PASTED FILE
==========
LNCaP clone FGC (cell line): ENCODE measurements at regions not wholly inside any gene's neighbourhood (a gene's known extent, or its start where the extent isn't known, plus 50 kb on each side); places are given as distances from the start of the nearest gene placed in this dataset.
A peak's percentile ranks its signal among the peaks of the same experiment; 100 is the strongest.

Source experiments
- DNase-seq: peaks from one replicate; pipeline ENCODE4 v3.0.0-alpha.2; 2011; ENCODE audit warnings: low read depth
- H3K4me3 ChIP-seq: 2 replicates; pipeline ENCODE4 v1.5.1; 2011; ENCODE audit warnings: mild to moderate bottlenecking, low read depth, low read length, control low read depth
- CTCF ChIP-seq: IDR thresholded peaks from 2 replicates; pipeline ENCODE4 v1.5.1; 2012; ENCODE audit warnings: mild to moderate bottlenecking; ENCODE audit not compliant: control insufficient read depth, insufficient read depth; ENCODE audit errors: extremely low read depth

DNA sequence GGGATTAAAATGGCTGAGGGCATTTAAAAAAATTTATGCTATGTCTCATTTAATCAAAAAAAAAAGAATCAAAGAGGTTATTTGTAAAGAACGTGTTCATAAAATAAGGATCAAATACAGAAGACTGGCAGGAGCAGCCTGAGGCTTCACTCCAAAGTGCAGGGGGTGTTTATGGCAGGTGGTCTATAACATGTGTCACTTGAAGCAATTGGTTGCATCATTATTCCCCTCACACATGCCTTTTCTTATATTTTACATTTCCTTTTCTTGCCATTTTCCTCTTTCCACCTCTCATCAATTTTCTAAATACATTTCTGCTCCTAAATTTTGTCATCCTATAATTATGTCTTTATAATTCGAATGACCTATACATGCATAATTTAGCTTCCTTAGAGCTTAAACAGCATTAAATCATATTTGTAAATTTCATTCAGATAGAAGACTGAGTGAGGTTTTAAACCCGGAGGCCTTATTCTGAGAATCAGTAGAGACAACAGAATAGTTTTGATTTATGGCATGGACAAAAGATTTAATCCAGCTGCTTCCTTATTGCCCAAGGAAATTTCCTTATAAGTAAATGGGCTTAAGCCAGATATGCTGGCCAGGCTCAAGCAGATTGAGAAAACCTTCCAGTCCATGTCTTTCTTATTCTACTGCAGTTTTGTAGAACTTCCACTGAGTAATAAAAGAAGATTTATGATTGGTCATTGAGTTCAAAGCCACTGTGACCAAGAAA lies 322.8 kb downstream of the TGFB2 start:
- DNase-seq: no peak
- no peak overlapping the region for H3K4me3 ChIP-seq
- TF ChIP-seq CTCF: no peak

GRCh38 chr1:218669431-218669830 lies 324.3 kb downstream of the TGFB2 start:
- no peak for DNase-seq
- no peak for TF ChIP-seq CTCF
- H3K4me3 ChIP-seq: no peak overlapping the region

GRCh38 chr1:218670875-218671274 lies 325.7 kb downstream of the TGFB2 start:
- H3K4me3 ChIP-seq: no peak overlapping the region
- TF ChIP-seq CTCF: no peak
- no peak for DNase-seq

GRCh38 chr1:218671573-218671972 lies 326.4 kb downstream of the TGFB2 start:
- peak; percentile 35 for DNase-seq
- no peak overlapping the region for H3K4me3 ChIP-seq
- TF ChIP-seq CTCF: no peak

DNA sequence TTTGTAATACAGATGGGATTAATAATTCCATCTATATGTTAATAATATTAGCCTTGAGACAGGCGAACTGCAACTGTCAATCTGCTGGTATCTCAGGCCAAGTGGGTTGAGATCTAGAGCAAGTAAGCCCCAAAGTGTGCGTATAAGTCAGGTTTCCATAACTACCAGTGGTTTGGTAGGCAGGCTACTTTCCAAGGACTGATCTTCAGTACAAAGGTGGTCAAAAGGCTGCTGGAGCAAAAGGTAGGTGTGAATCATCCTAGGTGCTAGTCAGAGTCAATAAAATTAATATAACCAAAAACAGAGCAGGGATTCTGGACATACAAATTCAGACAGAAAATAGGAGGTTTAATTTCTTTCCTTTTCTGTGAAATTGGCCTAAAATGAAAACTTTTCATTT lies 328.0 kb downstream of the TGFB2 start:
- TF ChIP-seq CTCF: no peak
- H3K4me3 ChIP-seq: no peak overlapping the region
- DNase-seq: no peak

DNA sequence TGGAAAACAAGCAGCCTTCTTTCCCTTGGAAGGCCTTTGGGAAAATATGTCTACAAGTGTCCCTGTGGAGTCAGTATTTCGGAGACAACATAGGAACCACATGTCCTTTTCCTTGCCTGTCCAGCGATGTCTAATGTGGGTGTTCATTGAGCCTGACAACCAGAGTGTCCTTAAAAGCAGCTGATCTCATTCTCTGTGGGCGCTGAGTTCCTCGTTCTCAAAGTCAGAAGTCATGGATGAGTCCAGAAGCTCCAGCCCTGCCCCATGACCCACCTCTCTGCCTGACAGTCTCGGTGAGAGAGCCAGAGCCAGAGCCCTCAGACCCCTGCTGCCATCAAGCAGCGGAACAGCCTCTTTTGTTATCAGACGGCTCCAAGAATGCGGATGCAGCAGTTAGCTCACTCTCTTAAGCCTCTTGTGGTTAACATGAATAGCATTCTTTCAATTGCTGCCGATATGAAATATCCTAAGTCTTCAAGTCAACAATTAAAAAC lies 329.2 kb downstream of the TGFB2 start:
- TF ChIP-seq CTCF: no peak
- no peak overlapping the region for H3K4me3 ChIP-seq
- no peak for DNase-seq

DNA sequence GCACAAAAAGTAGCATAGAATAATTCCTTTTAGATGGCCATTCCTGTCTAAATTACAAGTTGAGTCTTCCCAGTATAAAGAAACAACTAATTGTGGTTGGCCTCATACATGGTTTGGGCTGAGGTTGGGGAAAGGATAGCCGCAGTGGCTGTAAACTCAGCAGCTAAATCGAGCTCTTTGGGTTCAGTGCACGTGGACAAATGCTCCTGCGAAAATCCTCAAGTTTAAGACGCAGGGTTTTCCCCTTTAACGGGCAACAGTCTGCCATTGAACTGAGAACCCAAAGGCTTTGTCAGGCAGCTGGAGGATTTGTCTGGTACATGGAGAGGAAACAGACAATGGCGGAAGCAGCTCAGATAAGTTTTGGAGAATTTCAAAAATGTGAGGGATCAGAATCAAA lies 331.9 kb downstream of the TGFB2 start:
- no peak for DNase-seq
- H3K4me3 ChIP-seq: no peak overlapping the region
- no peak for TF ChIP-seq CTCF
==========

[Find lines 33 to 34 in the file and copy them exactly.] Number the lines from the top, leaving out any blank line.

- H3K4me3 ChIP-seq: no peak overlapping the region
- no peak for TF ChIP-seq CTCF